I hope this can help debunk some of the scariness of doing the E46 M3 SMG Manual Conversion for anyone on the fence, debating selling due to an SMG issue, or accelerate someone getting to convert for a lot less labor and a lot cheaper!
 

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Discussion Starter · #5 · (Edited)
1.) Before you start/finish, you***8217;ll want to flush the living daylights out of the gearbox, not just change the fluid. This is a big treat for your car and you***8217;ll never regret getting everything sorted and fresh once it***8217;s all back together.

2.) The CAE shifter is worth every extra penny. It***8217;s a lot better quality, better adjustability, easier to acquire, and has a warranty. However the downside is the interior bits in front of it will need trimmed, unlike the RTD.
a.) For Street cars, You***8217;re going to want to close off the hole in the trans tunnel for NVH. The upper Insulator boot from an NA/NB Miata fits extremely well with little modification, and also insulates the shifter base itself from vibration.
b.)Definitely agree, a 3***8221; Harbor freight hole saw is worth every bit of $15 on this project.

3.) You can retain the SMG Clutch Slave Cylinder and just Ebay the CPS to get $100 back. They***8217;re both the same, internally. However the lines require a little bending.
a.) For the CMS, I like the E39 M5 rev1 part, but doubt they can be found new. Thats also 100% a matter of preference.
b.) The incorrect duplicate part #61319122700 CPS, Is for a bunch of E36/E39/ 99-00 E46 models. It***8217;s hard to get that one on accident. It may be revised to the newer style along with the CMS. Don***8217;t quote me on that, though.
c.) Solder Seal Shrink Wrap Wire Connectors will change the way you look at wiring forever. If you haven***8217;t heard of them, go ahead and order a 200 pack.
d.) The ECS performance Clutch pedal kit 35311163870KT2 along with 35112229128 and whatever brake pedal situation you desire.
 

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Discussion Starter · #6 ·
Last one to be safe
 

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Discussion Starter · #8 ·
Awesome job! You're making this swap much more tempting than it already was for me.
Thank you! Reading the former thread I was pretty overwhelmed and I've done rod bearings, clutch and rms before, subframe reinforcement (other thread coming sometime soon), diff bushings, I mean just about everything. But machining the bell housing and some of the steps just weren't as intuitive for me and when my slave burst in half the guy I bought a replacement SMG pump from had just had the conversion done and then he connected me with Jesse who did the conversion and when he let me know the self centering shifter solved the inter-trans work I decided to document my swap and simplify it.
 

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Discussion Starter · #10 · (Edited)
What is the labor cost for this conversion??
How has the swap performed on road? Any issues??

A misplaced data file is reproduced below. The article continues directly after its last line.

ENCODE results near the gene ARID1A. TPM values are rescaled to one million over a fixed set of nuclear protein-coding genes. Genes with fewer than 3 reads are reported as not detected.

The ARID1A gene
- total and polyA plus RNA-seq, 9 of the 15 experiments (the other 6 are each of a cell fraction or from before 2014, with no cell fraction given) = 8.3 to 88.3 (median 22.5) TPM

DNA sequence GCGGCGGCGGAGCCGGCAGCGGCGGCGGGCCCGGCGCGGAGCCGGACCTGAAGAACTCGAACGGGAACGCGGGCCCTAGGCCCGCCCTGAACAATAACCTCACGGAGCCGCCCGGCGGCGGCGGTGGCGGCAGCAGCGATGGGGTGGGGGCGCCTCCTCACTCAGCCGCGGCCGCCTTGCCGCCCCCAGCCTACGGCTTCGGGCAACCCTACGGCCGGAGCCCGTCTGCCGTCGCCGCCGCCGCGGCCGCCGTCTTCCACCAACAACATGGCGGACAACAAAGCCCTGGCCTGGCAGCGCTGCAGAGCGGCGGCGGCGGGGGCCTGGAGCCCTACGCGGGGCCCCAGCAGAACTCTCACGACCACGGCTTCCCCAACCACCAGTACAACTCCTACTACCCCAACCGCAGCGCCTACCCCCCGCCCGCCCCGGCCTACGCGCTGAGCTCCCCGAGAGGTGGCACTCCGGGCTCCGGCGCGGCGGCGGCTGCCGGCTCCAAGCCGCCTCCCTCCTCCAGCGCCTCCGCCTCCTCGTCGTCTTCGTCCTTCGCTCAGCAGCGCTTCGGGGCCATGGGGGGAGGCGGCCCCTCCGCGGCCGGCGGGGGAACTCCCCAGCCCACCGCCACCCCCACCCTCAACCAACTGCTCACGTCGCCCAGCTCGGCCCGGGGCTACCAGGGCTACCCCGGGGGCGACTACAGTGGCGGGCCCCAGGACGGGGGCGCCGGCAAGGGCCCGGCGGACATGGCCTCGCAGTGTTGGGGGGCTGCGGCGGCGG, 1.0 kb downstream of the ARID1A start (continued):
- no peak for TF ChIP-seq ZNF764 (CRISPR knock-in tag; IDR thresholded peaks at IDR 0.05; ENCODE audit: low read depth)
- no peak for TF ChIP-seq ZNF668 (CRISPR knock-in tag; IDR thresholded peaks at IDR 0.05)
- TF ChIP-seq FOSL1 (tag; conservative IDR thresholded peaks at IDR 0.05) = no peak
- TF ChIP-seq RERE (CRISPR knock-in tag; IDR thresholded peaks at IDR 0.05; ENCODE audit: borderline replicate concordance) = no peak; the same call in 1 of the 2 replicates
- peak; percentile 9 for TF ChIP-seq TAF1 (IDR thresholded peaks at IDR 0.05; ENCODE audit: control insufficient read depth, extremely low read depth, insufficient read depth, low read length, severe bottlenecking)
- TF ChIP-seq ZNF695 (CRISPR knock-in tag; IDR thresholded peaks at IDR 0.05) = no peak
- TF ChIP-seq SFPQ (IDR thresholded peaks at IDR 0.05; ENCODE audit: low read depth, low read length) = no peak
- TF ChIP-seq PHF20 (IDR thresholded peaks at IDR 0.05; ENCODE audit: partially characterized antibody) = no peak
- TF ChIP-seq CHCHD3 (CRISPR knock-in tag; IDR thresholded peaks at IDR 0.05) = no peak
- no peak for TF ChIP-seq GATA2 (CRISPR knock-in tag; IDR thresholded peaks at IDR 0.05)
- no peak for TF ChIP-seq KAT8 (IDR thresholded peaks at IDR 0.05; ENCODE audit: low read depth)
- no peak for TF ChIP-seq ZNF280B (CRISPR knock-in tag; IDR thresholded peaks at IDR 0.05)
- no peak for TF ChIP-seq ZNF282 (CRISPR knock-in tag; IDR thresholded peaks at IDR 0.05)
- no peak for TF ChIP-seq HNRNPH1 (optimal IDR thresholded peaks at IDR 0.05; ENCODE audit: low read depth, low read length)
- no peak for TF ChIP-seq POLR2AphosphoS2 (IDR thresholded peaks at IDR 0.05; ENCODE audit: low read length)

I did all the labor myself so I can't speculate on that. I'd imagine a shop would charge you a combo of changing your clutch, replacing your pedal assembly, installing a short shifter, and whatever tuner you choose to convert your DME to manual from SMG? I know someone that paid someone to do it in a different state and they paid $2,000 for the labor. Since you don't need to pull the transmission this way (even though I had to for my fork replacement) it could be as simple as half the labor of changing the clutch since you just need to remove the hydraulics and can retain the slave cylinder but you'll still need the shop to remove the exhaust, drive shaft, transmission mounts, and lower the trans to remove the GPS.

Performed perfectly on the road the last month! No issues at all. Just like it was always a 3-pedal. No codes thrown. I might be at an open track day event at CMP January 13th for a track review too.

*I was hoping the point of this DIY thread would be to help members of the forum do it themselves. But I guess it could be a loose guide for a shop to do instead. Just thought about that in my answer.
 

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Discussion Starter · #12 ·
This is an awesome DIY, I like that you found a way around having to not machine the bell housing.
Thanks! That was the difference between staying SMG with new hydraulics or doing the swap. I suspect machining the bell housing is a deterrent for a lot of folks so I made sure to document and create this DIY
 

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I’ll definitely be going this route once I get my maintenance, vanos, rod bearings and subframe up to date. Money saved on the bell housing can be spent on a full CAE shifter for full race car effect.


Sent from my iPhone using Tapatalk
 

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I'm doing this now. This may need to be corrected but getting the dowel pin out of the smg actuator is extremely difficult with the transmission installed. I'm about to cut the shift rod on the actuator straight through because without special tool 230240 or making your own, it's not worth it. The time would be better spent just pulling the transmission. IMO it's still a viable option but with a heading like "without pulling the transmission" is misleading. Reselling the actuator to recoup will not be an option for me. I can't even locate a site to purchase that tool. I did this RTD option despite already owning an OEM 6 speed bellhousing because of not having to pull the transmission. Already wasted enough time to have just pulled it. Not a bad write up and I'm happy with the rtd idea even still, but a write up centered around not pulling the trans, by someone that pulled the trans...kinda sucks that I didn't follow my gut and research this smg actuator step. I knew better. Thanks for the write up and getting the word out about the RTD shifting tech.